The moral law does for ever bind all, as well justified persons as others, to the obedience thereof, and that not only in regard of the matter contained in it, but also in respect of the authority of God the Creator, who gave it; neither does Christ in the Gospel any way dissolve, but much strengthen this obligation. (XIX, V)
Johnathan Edwards (1741)
They are already under a sentence of condemnation to hell. They do not only justly deserve to be cast down thither, but the sentence of the law of God, that eternal and immutable rule of righteousness that God has fixed between him and mankind, is gone out against them, and stands against them; so that they are bound over already to hell. John 3:18. “He that believeth not is condemned already.” So that every unconverted man properly belongs to hell; that is his place; from thence he is, John 8:23. “Ye are from beneath:” And thither he is bound; it is the place that justice, and God’s word, and the sentence of his unchangeable law assign to him….
And now you have an extraordinary opportunity, a day wherein Christ has thrown the door of mercy wide open, and stands in calling and crying with a loud voice to poor sinners; a day wherein many are flocking to him, and pressing into the kingdom of God…. Therefore, let every one that is out of Christ, now awake and fly from the wrath to come. (Sinners in the Hands of an Angry God)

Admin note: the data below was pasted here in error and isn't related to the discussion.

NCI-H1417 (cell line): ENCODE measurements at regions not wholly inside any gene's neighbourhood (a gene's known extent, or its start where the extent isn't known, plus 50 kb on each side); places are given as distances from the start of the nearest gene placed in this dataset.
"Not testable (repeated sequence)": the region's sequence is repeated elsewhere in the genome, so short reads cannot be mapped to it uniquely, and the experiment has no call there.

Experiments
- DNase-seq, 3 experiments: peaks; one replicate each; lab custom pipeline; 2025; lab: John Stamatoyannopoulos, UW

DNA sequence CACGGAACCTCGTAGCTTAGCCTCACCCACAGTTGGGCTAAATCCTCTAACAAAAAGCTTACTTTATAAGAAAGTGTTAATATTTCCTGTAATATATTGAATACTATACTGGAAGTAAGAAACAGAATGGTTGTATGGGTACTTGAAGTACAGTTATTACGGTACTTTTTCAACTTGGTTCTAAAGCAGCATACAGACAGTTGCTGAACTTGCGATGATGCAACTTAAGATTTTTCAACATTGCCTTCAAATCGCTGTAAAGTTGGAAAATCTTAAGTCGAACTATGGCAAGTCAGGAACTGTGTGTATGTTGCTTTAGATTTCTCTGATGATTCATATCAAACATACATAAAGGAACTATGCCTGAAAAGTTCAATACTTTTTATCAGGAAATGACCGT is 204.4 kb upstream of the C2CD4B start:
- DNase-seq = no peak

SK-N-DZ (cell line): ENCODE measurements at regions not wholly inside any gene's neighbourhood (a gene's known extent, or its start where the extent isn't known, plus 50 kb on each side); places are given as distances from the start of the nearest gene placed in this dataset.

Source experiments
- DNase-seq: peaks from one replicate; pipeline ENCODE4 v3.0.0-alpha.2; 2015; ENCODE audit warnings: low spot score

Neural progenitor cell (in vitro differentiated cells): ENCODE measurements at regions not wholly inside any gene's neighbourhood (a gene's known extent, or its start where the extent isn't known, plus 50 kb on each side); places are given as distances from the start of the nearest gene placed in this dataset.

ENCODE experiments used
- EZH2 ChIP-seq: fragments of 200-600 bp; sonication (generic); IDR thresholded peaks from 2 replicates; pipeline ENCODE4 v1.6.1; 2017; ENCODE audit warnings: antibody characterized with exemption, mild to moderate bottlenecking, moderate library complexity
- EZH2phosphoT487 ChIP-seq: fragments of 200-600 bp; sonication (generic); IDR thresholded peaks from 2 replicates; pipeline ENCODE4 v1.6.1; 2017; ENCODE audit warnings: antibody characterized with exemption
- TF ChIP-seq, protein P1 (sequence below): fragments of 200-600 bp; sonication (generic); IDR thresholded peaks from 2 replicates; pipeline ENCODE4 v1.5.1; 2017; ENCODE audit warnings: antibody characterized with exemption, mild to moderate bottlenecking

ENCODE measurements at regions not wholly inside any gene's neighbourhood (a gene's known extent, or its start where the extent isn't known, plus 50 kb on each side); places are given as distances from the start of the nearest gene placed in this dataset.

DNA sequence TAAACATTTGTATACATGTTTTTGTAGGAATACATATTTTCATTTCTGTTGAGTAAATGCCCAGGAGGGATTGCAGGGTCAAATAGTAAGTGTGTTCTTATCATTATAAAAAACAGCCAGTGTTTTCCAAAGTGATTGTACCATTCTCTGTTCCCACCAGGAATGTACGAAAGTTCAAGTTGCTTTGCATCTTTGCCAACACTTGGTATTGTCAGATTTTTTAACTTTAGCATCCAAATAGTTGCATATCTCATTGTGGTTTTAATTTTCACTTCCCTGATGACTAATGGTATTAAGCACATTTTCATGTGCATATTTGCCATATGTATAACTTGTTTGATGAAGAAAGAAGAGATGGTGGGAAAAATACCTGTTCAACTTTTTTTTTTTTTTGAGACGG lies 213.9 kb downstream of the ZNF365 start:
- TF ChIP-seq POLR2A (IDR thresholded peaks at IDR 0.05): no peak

Charles Spurgeon (1886)
The law of the ten commandments is strictly just; it is such a law as a man might make for himself if he studied his own best interests, and had wisdom enough to frame it aright. It is a perfect law, in which the interests of God and man are both studied; it is not a partial law, but impartial, complete, and covering all the circumstances of life. You could not take away one command out of the ten without spoiling both tables of the law, and you could not add another command without being guilty of making a superfluity. The law is holy, and just, and good; it is like the God who made it, it is a perfect law. Then, surely, it ought to have been kept. When men revolt against unjust laws, they are to be commended; but when a law is admitted to be perfect, then disobedience to it is an act of exceeding guilt….
Alas! notwithstanding all these solemn sanctions of the ancient covenant, men did not keep it. The promise, “This do, and thou shalt live,” never produced any doing that was worthy to be rewarded with life; and the threatening, “Do this, and thou shalt die,” never kept any man back from daringly venturing into the wrong road which leadeth unto death. The fact is, that the covenant of works, if it be looked upon as a way of safety, is a total failure. No man ever persevered in it unto the end, and no man ever attained unto life by keeping it. (God’s Law in Man’s Heart, HT The Resurgence)
By the works of the law none can be justified, for by that law we are all condemned. Read the Ten Commandments, and pause at each one, and confess that you have broken it either in thought, or word, or deed. Remember that by a glance we may commit adultery, by a thought we may be guilty of murder, by a desire we may steal. Sin is any want of conformity to perfect holiness, and that want of conformity is justly chargeable upon every one of us. Yet the Lord does not, under the gospel dispensation, deal with us according to law. He does not now sit on the throne of judgment, but he looks down upon us from the throne of grace. (The Blood of Sprinkling.)